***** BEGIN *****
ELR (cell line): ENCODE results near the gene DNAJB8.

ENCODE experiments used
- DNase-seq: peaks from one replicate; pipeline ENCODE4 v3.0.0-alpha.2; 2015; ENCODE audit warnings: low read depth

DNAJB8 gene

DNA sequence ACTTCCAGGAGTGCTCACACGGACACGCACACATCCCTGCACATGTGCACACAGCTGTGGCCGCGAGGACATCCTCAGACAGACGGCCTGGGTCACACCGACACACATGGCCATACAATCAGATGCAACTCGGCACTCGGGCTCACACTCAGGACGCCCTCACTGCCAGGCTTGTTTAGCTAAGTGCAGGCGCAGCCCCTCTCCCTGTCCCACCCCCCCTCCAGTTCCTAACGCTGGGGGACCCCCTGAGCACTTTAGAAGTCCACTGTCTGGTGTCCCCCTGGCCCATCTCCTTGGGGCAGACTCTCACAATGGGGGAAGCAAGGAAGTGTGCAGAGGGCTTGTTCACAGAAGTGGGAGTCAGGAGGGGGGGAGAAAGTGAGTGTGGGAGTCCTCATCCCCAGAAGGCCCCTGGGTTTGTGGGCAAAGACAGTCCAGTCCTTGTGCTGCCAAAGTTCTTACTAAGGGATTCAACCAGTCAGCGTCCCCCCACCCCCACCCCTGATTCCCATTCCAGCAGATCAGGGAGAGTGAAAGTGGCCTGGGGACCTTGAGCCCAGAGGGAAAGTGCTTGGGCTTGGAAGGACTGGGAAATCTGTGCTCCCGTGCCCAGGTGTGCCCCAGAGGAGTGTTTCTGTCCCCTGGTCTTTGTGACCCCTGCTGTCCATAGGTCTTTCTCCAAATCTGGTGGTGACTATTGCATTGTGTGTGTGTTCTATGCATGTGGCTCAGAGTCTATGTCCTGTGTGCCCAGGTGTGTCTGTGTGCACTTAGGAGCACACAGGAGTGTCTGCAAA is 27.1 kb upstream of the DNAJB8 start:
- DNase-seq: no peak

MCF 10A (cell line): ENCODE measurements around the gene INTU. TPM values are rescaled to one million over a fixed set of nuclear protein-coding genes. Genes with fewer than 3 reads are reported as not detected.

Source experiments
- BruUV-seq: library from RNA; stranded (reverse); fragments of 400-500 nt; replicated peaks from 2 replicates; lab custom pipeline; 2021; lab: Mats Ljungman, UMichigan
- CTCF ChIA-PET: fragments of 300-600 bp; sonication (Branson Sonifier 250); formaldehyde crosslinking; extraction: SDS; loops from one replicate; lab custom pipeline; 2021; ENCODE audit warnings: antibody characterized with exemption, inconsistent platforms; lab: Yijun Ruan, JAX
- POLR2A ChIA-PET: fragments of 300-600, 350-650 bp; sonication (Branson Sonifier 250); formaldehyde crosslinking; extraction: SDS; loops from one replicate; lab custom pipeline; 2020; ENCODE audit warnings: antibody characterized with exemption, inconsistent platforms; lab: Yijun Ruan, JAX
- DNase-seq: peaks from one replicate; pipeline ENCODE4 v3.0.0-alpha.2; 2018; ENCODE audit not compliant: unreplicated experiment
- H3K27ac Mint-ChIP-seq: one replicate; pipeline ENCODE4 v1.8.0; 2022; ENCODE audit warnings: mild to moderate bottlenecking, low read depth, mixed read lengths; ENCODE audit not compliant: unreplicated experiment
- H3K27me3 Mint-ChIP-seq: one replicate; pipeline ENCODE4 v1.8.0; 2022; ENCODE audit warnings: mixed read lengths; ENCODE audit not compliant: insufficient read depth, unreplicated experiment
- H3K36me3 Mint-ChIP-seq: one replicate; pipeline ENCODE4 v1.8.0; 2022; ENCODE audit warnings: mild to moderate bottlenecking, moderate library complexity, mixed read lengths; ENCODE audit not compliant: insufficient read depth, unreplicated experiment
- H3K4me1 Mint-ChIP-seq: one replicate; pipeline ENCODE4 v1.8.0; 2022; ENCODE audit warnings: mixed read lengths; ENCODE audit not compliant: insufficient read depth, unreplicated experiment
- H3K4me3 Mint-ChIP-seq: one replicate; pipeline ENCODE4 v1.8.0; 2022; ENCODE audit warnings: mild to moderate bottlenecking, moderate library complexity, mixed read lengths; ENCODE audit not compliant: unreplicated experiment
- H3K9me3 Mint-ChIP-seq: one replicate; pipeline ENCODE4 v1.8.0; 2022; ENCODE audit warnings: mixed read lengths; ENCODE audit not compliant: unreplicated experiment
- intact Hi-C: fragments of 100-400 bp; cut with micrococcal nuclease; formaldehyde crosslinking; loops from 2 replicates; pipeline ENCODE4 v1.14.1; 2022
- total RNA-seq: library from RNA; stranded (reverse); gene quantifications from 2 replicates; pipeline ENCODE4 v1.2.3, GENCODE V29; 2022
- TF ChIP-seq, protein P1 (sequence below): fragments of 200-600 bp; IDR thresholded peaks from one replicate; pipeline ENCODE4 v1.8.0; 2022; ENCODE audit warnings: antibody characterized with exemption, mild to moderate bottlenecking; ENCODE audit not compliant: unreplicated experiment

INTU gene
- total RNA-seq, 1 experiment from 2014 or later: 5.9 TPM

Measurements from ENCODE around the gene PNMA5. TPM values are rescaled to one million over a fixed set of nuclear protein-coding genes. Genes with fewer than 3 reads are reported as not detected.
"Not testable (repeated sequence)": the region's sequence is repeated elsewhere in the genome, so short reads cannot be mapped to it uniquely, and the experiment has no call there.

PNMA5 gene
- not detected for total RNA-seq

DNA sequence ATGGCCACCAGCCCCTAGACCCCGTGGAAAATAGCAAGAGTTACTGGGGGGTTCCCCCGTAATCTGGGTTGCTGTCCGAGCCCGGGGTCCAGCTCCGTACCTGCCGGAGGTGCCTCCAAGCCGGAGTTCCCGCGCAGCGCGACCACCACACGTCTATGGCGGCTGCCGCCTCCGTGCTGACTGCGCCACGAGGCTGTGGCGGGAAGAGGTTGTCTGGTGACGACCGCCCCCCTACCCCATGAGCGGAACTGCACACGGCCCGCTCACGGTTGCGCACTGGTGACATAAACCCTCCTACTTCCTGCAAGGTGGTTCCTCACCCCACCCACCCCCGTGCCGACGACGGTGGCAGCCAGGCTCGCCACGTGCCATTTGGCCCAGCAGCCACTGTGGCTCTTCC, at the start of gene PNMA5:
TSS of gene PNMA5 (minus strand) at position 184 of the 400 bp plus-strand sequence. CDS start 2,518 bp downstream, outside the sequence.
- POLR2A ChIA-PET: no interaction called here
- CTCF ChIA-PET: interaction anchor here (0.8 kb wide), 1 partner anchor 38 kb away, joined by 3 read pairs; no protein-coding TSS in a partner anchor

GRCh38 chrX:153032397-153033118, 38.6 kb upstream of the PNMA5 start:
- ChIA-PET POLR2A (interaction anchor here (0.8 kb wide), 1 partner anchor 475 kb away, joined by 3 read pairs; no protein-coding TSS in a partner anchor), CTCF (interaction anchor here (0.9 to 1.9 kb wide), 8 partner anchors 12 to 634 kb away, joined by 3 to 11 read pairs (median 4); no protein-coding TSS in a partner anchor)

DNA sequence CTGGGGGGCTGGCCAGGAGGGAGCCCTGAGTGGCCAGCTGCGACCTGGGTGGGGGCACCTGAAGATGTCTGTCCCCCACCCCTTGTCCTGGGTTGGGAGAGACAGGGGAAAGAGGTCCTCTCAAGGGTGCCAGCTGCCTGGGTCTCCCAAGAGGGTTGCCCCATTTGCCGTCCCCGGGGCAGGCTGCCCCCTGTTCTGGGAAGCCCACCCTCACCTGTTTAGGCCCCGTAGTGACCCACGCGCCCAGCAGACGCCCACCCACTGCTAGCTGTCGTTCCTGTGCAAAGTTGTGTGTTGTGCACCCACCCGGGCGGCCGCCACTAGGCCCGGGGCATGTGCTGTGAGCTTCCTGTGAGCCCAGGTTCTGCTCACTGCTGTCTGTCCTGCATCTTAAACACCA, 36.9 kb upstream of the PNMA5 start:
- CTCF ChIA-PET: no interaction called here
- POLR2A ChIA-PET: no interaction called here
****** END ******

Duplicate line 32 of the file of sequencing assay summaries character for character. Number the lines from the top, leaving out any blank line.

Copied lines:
GRCh38 chrX:153032397-153033118, 38.6 kb upstream of the PNMA5 start: